The State of the Atmosphere: Sunday, July 14, 2019

Every once and awhile my pessimism pays off. Yesterday's storms that hit to Denver's west and southeast were anything but high-based wind storms. After hitting 95°F at our station (now on the west side of Denver), we picked up an inch of rain Saturday evening in a mid-July storm that felt "a lot like the good old days" as it fired non-stop lightning and dumped torrential rain across the area.

Unfortunately, as the 24 hour rainfall total map below shows, the area impacted was relatively small. The immediate Denver area saw a good rain, as well as a cell over the far northern plains, and again through the Pikes Peak region. Otherwise, a pretty hot and dry day across the state on Saturday.

Today temperatures have been a little more forgiving across the metro area, but out east across the Plains we've seen temperatures climb back into the mid 90s again this afternoon:

This afternoon and evening will again likely produce a few strong storms along the urban corridor. Some more of the wind variety, but perhaps some good (if even brief) downpours as well. Storm chances will be in the 40 to 50% range through the evening, with highs in the upper 80s to mid 90s depending on your exact location.

The week ahead
Much of the start the week. Hot with afternoon storms through Tuesday at least, before our storm chances may drop while the heat looks to continue through the end of the work week at least.

The GFS MOS guidance has highs in the 90s each of the next seven days for Denver, with mid to upper 90s looking possible (if not likely) by the latter half of the week. The latest update has the city approaching the 100 degree mark on Friday:

Those afternoon storms over the next several days will help somewhat with the heat, and at least help cool us down with some cloud cover late in the day. Later in the week as those chances decrease could lead to some real hot afternoon and evenings across Eastern Colorado.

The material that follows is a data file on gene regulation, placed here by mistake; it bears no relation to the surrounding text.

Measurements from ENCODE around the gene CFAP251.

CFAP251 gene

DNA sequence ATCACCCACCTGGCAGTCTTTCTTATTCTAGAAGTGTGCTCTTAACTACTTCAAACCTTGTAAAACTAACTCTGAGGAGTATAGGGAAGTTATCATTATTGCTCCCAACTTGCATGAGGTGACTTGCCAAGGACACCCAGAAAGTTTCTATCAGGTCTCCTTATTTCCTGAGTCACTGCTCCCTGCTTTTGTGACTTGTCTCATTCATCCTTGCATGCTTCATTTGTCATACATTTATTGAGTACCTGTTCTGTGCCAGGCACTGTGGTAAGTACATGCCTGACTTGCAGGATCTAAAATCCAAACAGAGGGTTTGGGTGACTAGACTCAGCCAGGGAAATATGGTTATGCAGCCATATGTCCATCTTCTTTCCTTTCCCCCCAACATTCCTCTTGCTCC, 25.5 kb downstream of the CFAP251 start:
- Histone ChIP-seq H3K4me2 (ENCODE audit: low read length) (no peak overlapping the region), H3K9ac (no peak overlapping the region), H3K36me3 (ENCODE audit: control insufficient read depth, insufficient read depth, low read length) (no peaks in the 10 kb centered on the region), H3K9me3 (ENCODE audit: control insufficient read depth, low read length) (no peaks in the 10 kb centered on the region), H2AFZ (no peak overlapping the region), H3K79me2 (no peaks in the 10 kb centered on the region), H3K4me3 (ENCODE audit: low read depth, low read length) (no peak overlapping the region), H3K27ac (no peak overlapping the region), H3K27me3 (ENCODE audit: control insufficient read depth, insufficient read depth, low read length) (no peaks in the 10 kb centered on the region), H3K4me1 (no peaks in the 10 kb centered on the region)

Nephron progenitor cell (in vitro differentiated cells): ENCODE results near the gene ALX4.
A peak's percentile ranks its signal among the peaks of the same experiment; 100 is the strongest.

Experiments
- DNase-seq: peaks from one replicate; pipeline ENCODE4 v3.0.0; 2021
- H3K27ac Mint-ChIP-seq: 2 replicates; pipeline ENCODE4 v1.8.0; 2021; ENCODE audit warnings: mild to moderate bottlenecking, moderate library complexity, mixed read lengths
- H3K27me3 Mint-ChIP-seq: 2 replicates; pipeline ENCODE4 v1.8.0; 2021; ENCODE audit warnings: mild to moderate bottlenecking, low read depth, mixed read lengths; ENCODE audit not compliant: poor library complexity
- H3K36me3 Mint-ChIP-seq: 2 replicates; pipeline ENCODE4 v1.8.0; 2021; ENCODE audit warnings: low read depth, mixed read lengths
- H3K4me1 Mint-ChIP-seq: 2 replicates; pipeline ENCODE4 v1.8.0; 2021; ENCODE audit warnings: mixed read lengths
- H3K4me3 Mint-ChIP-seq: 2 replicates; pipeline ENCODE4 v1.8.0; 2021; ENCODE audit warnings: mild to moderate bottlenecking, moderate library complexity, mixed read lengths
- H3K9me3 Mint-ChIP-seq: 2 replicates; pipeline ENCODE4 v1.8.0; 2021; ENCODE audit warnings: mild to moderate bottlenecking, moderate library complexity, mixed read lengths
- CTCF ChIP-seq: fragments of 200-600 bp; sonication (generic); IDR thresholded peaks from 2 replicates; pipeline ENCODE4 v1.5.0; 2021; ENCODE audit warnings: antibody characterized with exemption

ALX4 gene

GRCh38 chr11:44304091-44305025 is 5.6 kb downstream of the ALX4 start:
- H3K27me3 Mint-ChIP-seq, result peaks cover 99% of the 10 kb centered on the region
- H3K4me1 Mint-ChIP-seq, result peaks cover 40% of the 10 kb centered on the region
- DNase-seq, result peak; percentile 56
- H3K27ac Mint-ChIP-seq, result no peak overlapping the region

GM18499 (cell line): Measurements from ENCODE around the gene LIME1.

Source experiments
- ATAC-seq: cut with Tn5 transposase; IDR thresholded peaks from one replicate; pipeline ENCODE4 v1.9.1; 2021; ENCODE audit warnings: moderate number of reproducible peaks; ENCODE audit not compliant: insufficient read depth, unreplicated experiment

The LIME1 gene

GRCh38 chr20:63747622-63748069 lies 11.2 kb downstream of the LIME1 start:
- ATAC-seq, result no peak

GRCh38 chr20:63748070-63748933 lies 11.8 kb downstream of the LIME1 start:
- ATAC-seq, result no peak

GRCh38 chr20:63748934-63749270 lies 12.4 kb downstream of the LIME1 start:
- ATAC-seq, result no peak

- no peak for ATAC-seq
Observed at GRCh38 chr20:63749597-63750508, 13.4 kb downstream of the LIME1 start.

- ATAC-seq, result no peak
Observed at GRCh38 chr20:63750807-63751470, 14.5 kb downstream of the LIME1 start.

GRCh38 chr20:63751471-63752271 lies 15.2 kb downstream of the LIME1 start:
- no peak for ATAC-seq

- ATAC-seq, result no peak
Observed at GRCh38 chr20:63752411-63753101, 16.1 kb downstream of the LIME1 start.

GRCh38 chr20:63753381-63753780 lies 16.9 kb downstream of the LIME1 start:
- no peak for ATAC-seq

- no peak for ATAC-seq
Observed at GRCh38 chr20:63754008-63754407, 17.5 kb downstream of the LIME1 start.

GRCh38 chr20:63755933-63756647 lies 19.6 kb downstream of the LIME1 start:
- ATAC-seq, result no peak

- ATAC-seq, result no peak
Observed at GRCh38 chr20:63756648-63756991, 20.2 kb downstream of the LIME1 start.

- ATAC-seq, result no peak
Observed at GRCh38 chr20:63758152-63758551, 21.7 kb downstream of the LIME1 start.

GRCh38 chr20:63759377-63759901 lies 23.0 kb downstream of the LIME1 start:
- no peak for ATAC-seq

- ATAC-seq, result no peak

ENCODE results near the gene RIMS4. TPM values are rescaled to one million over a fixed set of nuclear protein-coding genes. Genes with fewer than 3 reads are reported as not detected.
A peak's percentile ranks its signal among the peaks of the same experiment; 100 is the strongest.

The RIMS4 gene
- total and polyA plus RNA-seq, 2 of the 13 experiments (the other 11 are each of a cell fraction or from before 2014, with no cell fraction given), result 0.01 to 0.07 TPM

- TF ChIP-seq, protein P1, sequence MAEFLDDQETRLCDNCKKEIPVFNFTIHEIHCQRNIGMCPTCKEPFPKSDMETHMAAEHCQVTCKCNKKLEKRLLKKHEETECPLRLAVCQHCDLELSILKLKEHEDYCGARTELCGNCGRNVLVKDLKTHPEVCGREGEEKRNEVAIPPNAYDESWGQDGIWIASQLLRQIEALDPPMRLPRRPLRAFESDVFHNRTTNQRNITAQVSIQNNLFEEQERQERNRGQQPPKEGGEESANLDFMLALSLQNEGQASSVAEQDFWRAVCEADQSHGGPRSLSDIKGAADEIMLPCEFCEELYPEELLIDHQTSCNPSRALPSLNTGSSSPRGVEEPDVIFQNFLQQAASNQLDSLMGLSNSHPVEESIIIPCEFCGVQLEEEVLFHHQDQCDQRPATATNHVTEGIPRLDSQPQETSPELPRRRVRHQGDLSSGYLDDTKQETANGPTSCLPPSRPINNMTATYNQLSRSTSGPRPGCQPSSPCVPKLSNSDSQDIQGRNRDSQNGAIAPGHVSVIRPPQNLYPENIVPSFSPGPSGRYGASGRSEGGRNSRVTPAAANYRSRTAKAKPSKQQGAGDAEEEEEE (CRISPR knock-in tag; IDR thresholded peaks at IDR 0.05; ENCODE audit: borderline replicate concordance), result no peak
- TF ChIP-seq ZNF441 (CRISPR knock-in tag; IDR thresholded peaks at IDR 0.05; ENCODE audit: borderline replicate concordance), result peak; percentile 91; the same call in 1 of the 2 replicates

If we look at the GEFS ensemble forecast for KDEN we see a warming (heating?) trend through the week, as well as a drying trend. Note the GFS isn't showing great rain chances over the next few days, but it wasn't yesterday either. Best storm chances are likely to be west of DIA as well. As we mentioned in our previous post, most medium range models show a cooling trend by late next weekend and into the following week, with an uptick in storm activity as well. Let us hope so, as we'll need some relief after this week:

For Colorado Springs, a similar look. Storm chances are greater today and Monday, but drier and warmer by mid/late week, before a wetter pattern returns:

I'm feeling a little apprehensive about pushing the "wet and cool" narrative for the following week, but nearly all data suggests it will at least be cooler than this week, and wetter (on average) as well. If we look at the 5 day temperature anomaly forecast ending next weekend we see that temperatures will be well above average across the region, with big time heat for the Central Plains:

By the following weekend (last week of the month) we see those five day average relax a little, with near average temperatures forecast for Colorado, but still some warmth hanging on across the Central Plains:

The European also insists on a wetter period for the last 10 days (likely more like seven) days of the month across Eastern Colorado, with some above average precipitation in its forecast after a dry week this week. This is in agreement with the GFS as we showed above, but ... is a long ways out. Let's get through the week and see how things are looking to wrap up the month. Perhaps a "near average temperatures and better rain chances" to end the month is a better narrative to push at this point.

Brendan Heberton

Brendan is founder of Weather5280. He is co-founder of FreshyMap, and develops software for geospatial data analysis and visualization.

Denver, Colorado
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